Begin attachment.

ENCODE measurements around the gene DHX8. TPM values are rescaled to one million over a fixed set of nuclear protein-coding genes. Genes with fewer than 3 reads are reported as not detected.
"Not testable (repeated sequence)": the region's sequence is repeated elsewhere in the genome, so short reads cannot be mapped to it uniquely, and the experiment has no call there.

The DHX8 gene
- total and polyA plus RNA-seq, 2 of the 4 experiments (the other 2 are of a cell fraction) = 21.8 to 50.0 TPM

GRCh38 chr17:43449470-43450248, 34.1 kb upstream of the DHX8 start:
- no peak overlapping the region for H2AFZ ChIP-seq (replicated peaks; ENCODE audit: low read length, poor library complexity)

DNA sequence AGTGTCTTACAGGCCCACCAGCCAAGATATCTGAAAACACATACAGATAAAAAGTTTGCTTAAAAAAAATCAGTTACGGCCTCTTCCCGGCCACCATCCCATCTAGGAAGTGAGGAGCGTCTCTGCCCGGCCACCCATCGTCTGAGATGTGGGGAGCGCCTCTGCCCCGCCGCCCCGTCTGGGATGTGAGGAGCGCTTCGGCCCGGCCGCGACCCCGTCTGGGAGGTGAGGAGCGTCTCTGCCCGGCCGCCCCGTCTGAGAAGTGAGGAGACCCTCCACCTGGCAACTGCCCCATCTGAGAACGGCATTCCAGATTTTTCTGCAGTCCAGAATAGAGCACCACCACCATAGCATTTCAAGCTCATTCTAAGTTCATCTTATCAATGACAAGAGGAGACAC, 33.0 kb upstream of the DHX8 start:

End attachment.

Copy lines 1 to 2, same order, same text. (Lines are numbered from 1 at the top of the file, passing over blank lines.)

ENCODE measurements around the gene DHX8. TPM values are rescaled to one million over a fixed set of nuclear protein-coding genes. Genes with fewer than 3 reads are reported as not detected.
"Not testable (repeated sequence)": the region's sequence is repeated elsewhere in the genome, so short reads cannot be mapped to it uniquely, and the experiment has no call there.